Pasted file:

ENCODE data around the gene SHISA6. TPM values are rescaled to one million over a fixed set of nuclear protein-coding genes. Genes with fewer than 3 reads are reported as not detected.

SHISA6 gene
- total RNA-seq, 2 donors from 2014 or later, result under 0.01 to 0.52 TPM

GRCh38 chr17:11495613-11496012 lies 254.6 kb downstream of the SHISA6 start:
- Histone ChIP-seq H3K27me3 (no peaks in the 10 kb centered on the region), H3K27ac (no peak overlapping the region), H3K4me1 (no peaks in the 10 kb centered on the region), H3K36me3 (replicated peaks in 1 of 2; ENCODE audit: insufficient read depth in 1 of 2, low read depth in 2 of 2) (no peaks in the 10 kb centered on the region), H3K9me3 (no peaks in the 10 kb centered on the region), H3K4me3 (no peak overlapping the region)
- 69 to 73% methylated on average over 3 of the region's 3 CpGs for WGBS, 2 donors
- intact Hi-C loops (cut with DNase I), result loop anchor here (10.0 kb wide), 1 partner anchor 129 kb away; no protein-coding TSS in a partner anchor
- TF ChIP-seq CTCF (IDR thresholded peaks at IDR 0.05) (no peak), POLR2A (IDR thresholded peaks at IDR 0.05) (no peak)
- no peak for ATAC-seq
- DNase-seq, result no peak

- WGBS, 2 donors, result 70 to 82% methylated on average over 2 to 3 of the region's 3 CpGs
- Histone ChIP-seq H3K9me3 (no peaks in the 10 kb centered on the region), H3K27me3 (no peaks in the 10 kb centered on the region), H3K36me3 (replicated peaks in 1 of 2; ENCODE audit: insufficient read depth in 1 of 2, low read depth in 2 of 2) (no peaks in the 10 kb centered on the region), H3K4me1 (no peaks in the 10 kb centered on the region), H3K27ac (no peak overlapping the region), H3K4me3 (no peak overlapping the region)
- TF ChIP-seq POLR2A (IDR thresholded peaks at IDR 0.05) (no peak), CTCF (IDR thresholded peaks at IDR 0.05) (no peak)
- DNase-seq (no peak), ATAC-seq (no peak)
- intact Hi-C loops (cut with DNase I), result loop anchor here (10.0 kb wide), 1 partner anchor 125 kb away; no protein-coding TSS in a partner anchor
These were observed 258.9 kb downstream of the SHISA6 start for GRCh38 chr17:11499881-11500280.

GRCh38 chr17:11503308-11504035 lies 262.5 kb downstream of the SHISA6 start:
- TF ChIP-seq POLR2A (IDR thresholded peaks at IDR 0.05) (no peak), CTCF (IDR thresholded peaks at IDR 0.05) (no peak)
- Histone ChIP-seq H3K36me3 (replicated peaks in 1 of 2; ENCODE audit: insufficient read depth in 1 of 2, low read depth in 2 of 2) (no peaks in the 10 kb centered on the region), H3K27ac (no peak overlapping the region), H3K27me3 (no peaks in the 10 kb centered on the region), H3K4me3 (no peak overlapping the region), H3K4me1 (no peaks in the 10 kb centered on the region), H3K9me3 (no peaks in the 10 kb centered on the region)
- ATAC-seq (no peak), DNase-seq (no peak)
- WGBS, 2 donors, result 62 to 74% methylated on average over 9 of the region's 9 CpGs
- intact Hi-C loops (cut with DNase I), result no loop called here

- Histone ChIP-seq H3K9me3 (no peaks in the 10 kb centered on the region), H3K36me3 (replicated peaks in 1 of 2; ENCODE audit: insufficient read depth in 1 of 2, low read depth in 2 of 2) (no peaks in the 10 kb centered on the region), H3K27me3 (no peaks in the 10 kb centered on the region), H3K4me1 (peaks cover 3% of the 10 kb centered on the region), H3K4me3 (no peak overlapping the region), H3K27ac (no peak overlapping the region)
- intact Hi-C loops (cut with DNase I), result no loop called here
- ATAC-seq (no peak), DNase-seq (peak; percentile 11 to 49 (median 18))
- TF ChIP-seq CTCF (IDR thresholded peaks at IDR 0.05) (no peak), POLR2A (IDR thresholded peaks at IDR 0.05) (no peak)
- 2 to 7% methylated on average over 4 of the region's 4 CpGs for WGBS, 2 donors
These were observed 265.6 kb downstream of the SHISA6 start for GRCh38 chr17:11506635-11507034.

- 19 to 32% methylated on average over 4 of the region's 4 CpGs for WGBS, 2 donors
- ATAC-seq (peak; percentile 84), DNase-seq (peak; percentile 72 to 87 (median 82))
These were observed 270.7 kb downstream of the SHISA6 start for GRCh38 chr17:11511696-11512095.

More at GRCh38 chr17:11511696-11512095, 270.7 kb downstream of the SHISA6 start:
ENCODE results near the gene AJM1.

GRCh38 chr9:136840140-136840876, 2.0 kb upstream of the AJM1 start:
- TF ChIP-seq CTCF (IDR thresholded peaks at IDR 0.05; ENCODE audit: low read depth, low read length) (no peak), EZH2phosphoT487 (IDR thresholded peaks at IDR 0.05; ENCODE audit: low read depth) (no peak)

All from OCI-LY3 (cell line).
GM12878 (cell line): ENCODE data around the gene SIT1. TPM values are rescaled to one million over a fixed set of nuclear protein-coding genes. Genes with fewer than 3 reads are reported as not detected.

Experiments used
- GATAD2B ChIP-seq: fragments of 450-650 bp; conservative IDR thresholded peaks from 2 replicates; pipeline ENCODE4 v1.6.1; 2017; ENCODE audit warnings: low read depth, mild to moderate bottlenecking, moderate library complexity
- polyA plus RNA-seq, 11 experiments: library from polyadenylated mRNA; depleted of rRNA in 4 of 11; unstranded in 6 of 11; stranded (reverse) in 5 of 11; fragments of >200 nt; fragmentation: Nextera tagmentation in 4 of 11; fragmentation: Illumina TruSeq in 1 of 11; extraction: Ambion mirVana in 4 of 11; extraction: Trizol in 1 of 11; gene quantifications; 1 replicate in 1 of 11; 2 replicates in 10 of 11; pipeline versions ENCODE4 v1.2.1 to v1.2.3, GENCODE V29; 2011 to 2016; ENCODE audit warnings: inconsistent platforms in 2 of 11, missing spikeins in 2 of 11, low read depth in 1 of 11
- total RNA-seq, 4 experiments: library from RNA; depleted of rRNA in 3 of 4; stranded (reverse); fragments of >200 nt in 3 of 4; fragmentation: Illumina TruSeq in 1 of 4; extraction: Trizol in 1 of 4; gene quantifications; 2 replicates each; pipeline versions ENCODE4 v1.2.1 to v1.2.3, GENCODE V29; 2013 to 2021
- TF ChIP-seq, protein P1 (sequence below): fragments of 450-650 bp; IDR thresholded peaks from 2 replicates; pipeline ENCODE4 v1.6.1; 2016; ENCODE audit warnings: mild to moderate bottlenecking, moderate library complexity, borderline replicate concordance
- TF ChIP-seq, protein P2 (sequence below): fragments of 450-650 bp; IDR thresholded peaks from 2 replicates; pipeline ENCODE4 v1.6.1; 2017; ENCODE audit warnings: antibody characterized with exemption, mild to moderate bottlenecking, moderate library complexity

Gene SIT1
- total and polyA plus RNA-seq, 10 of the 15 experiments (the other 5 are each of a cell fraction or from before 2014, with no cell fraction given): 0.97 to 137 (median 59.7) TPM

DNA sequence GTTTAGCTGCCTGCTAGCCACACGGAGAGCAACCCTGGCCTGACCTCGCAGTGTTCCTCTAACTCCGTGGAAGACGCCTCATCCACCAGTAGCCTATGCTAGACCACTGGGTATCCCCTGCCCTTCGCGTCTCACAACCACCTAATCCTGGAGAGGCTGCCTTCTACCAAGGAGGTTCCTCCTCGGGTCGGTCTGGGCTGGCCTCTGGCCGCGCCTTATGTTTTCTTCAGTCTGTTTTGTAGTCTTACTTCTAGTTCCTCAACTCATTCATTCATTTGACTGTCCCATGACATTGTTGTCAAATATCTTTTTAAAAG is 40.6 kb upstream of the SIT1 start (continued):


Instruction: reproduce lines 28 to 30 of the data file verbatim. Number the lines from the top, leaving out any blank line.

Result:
These were observed 265.6 kb downstream of the SHISA6 start for GRCh38 chr17:11506635-11507034.

- 19 to 32% methylated on average over 4 of the region's 4 CpGs for WGBS, 2 donors
- ATAC-seq (peak; percentile 84), DNase-seq (peak; percentile 72 to 87 (median 82))